Rotterdam harbour opens its first high-power truck charging hub

The Port of Rotterdam opened the first truck charging hub with several specialist partners. Up to eight electric trucks can recharge with up to 360 kW charging power at the port.

Image: Kelly Alexandre

Truckparkings Rotterdam Exploitatie (TRE) handled the installation for the Port of Rotterdam Authority and built the new charging stations at the Bodaanweg truck park in the Waalhaven area of Europe’s largest seaport.

Also on board were ABB E-Mobility, Batenburg Techniek, KWS Infra, Stedin and VARO Energy, responsible for operating TRE’s charging points.

Swiss technology company ABB delivered five high-power chargers. Three columns are capable of DC charging two trucks simultaneously, while two other fast chargers offer one charge point each so that up to eight lorries can charge at the same time.

Electric trucks are freed from parking fees and can use all the truck park facilities. There is 24/7 surveillance of parking and charging bays. 

Ton Barten, Director of TRE, adds, “Carriers can schedule smart combinations by, for example, charging their trucks while drivers stay in the truck park for mandatory rest. A comfortable, safe and easy switch to sustainable transport without any loss of time.”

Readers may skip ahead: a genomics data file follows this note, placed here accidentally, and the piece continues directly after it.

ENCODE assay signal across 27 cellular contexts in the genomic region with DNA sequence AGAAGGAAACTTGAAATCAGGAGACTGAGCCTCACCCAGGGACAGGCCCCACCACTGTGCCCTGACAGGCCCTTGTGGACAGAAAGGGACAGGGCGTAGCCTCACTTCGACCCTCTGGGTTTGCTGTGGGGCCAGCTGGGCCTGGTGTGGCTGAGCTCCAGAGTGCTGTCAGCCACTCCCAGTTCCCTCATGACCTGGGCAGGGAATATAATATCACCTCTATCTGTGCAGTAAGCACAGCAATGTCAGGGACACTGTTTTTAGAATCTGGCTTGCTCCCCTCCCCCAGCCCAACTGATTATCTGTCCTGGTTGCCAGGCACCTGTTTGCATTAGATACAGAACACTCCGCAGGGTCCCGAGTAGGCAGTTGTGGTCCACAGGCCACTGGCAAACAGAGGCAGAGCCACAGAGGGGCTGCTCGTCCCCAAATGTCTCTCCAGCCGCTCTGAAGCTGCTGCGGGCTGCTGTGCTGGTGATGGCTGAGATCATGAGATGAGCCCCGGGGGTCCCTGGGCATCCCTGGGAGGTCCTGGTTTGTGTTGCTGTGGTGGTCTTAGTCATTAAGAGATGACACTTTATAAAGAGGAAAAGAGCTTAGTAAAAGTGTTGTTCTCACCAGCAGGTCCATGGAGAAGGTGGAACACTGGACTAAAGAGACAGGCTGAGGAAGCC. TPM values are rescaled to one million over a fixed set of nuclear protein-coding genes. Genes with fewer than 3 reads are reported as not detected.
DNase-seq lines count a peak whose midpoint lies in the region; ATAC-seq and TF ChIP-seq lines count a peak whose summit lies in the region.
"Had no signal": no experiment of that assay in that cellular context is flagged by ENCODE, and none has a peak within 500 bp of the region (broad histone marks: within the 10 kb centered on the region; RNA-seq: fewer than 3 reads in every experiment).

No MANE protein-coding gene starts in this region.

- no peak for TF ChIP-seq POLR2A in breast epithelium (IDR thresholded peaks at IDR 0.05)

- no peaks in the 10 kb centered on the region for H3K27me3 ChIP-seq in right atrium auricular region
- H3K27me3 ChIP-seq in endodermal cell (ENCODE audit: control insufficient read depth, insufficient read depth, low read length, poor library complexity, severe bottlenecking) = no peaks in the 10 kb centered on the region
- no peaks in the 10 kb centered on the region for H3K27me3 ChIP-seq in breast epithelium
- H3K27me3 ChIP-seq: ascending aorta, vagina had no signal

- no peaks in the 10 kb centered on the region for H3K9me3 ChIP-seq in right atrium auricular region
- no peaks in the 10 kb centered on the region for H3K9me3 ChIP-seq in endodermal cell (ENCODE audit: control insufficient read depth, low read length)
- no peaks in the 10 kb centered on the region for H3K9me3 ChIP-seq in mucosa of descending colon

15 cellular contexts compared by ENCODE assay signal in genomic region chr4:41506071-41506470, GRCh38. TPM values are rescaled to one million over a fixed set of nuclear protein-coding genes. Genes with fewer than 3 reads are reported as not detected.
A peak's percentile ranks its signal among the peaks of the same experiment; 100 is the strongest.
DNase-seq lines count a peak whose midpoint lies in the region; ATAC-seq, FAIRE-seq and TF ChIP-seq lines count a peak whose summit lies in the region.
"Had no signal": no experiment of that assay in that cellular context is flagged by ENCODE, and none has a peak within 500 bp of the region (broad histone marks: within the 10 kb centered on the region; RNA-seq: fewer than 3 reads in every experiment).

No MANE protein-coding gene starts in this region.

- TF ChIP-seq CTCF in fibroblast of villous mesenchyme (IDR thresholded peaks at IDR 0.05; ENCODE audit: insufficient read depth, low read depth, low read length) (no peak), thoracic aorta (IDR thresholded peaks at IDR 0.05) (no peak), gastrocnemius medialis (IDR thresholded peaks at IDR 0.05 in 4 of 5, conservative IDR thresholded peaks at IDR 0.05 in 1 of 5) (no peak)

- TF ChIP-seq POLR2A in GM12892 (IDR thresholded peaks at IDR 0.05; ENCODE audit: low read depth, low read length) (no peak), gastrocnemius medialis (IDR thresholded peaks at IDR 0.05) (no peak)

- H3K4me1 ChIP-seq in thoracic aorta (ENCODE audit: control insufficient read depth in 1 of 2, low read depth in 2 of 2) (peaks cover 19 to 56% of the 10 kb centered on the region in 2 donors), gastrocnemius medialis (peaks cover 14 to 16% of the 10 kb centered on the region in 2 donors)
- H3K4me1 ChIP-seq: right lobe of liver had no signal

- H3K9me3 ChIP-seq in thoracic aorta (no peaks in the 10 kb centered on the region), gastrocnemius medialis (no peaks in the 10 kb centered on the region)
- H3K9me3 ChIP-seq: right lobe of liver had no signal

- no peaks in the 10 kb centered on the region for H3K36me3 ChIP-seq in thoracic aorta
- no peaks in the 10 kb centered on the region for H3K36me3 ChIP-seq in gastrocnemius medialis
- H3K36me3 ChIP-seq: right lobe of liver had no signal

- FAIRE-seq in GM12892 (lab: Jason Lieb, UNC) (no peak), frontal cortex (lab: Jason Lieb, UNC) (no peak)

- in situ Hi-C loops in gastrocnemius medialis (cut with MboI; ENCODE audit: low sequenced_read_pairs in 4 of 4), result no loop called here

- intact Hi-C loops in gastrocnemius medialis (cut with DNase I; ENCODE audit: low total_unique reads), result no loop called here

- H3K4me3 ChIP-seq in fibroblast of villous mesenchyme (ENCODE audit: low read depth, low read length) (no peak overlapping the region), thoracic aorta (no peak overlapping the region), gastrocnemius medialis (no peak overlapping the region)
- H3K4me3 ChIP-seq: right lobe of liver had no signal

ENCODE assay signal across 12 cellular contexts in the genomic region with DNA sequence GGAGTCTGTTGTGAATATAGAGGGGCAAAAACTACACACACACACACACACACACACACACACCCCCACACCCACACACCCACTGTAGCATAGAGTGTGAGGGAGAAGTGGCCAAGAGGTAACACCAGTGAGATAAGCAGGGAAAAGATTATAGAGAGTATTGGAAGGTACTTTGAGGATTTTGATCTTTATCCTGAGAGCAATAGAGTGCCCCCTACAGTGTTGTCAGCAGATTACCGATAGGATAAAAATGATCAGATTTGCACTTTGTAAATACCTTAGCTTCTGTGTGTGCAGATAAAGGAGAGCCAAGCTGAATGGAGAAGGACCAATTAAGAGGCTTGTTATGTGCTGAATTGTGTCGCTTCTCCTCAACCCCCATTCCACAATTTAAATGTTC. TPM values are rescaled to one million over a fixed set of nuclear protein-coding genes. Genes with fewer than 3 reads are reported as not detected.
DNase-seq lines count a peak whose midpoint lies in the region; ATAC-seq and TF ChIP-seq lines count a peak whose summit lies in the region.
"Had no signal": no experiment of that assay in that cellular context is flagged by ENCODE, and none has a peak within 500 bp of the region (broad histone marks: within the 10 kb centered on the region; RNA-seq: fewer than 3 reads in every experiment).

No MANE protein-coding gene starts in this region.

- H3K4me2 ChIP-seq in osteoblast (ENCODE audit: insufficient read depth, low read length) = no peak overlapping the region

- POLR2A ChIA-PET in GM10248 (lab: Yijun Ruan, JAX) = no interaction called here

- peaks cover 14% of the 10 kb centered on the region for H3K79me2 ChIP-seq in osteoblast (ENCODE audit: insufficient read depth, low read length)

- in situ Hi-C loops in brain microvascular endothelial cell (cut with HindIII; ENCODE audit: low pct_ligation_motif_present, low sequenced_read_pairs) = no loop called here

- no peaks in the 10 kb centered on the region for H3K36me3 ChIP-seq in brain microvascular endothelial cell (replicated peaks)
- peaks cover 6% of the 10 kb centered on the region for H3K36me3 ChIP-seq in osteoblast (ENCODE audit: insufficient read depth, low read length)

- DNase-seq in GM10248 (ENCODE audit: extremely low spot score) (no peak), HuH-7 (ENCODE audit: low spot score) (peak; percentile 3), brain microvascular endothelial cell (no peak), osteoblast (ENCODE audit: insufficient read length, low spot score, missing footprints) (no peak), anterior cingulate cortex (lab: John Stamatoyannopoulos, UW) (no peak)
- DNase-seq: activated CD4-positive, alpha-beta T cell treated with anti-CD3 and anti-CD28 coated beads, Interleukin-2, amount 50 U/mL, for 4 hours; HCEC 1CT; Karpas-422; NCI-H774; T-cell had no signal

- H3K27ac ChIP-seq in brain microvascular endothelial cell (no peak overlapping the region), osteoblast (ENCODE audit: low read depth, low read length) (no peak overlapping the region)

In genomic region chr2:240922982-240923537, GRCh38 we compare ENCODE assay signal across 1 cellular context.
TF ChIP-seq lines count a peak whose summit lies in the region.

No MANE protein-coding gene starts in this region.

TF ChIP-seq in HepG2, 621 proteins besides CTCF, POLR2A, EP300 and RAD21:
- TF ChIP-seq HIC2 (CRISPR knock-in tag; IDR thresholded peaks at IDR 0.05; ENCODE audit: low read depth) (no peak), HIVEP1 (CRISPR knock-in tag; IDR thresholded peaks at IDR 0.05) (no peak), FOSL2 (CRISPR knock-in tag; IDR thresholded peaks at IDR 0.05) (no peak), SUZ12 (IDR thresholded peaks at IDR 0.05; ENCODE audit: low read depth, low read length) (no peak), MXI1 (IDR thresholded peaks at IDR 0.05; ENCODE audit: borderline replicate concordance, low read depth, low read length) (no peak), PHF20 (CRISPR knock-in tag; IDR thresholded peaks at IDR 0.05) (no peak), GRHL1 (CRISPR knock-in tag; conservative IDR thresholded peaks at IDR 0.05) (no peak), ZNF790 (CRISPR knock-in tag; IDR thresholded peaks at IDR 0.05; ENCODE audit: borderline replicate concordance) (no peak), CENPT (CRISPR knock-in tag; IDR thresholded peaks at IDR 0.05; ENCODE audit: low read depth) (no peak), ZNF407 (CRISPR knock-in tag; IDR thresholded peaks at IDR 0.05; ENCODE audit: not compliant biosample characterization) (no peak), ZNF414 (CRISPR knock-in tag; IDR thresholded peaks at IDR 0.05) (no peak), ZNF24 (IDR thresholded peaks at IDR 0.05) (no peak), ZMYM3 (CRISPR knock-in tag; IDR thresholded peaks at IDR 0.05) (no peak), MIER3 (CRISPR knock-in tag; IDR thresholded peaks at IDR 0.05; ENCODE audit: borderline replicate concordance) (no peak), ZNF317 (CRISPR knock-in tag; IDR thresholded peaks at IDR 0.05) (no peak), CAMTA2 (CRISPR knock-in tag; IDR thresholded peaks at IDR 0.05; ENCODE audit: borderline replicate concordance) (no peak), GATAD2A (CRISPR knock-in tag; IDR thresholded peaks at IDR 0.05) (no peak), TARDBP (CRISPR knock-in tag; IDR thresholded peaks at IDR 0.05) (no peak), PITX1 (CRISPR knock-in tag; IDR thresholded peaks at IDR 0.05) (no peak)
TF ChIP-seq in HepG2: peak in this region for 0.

But also without fixed scheduling for now. “Reservations are not yet necessary for charging,” writes the port, so drivers can still drive up and announce themselves via intercom at the entry point.

However, this is likely to change. A TNO study commissioned by the Port of Rotterdam Authority in January 2022 forecasted that around 2,000 electric trucks would hit the port area by 2030. Accommodating the fleet will require about 50 charging points.

The harbour has yet to announce further installations. In today’s statement, Boudewijn Siemons, interim CEO and COO of the Port of Rotterdam Authority, just said, “Sustainable logistics is a key pillar of our strategy for a future-proof port with net zero CO2 emissions” and counted trucks charging stations among the measures.

“The more quiet, clean and sustainable trucks driving around the city and port, the better,” added Vincent Karremans, Alderman for Enforcement, Outdoor Space and Mobility of the Municipality of Rotterdam. “With this charging station, we are taking another great step forward in making the truck fleet more sustainable and making Rotterdam more liveable.”

The initiative is also part of the Rijkswaterstaat Living Labs Heavy Duty Charging Stations programme.
Rotterdam is also not the only Dutch port looking into heavy BEV infrastructure. The country’s second busiest harbour, the Port of Antwerp-Bruges, has reportedly commissioned Milence to build two heavy-duty charging hubs starting in spring this year. The port expects to offer 30 truck charging points and is already considering an expansion. Milence is the megawatt charging joint venture by Daimler Truck, Volvo Group and Traton.,, (video)


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